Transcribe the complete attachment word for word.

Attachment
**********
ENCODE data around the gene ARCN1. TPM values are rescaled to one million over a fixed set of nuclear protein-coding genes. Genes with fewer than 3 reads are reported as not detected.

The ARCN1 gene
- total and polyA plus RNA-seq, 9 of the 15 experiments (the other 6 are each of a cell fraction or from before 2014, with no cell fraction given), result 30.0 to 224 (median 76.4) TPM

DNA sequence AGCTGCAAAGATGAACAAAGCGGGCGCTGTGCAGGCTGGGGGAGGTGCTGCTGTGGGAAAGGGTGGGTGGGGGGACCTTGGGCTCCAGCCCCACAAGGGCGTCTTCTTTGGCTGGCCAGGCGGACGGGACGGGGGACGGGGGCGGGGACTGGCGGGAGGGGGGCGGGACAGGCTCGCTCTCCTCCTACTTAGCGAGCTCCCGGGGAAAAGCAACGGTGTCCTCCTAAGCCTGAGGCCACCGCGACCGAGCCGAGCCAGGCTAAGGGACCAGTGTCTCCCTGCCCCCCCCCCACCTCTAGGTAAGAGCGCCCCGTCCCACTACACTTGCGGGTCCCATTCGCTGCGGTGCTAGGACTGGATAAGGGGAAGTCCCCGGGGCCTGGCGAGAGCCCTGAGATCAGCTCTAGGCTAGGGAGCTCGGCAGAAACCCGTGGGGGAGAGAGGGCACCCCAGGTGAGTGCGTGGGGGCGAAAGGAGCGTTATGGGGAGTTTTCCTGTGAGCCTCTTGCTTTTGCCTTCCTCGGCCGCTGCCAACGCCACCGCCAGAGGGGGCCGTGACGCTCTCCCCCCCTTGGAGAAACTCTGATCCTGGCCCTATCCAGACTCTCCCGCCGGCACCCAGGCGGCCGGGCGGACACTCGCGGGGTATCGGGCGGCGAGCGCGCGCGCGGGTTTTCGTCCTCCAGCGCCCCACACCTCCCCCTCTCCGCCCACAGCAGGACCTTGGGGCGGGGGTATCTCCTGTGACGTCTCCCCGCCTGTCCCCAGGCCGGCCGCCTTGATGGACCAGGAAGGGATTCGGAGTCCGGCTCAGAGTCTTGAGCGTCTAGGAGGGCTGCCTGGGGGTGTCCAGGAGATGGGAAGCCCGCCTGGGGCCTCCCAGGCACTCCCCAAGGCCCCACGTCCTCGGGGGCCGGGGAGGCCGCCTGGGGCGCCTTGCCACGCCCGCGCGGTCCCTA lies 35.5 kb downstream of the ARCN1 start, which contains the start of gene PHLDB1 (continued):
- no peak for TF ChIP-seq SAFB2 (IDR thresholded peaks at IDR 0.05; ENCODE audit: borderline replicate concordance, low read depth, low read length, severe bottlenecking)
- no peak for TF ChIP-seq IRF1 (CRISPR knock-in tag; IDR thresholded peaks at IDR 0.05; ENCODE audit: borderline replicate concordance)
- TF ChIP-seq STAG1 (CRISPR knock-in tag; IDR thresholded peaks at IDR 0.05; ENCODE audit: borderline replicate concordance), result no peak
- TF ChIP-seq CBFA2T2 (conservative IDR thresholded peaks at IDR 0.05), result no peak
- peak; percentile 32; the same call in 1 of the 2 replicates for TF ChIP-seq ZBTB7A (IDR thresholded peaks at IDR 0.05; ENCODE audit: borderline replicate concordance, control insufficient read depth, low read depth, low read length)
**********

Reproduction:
ENCODE data around the gene ARCN1. TPM values are rescaled to one million over a fixed set of nuclear protein-coding genes. Genes with fewer than 3 reads are reported as not detected.

The ARCN1 gene
- total and polyA plus RNA-seq, 9 of the 15 experiments (the other 6 are each of a cell fraction or from before 2014, with no cell fraction given), result 30.0 to 224 (median 76.4) TPM

DNA sequence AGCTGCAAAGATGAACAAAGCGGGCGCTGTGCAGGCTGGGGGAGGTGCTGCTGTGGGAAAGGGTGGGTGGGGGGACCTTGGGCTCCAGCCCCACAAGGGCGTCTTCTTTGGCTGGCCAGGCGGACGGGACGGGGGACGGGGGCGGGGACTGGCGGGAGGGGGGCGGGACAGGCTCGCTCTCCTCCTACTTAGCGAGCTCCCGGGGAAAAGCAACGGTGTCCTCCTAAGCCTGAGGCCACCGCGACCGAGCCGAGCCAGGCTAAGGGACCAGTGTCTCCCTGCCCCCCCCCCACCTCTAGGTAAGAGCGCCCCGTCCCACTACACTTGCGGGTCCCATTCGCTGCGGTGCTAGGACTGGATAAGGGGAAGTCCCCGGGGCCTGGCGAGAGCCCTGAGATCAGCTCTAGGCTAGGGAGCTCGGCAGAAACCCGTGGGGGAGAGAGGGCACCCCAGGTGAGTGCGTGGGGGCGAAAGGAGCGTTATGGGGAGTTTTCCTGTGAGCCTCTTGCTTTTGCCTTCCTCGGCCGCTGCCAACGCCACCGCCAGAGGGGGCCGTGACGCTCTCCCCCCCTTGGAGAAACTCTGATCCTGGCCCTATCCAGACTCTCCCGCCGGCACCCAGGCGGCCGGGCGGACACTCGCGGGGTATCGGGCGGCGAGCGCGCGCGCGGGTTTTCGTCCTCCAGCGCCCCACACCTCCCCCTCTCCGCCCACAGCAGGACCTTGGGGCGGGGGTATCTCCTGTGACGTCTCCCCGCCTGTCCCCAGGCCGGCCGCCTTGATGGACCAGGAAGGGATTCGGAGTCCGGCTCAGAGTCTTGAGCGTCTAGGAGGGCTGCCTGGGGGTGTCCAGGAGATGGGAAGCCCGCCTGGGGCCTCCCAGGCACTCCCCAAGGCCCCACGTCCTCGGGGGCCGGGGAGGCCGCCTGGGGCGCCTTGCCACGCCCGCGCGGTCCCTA lies 35.5 kb downstream of the ARCN1 start, which contains the start of gene PHLDB1 (continued):
- no peak for TF ChIP-seq SAFB2 (IDR thresholded peaks at IDR 0.05; ENCODE audit: borderline replicate concordance, low read depth, low read length, severe bottlenecking)
- no peak for TF ChIP-seq IRF1 (CRISPR knock-in tag; IDR thresholded peaks at IDR 0.05; ENCODE audit: borderline replicate concordance)
- TF ChIP-seq STAG1 (CRISPR knock-in tag; IDR thresholded peaks at IDR 0.05; ENCODE audit: borderline replicate concordance), result no peak
- TF ChIP-seq CBFA2T2 (conservative IDR thresholded peaks at IDR 0.05), result no peak
- peak; percentile 32; the same call in 1 of the 2 replicates for TF ChIP-seq ZBTB7A (IDR thresholded peaks at IDR 0.05; ENCODE audit: borderline replicate concordance, control insufficient read depth, low read depth, low read length)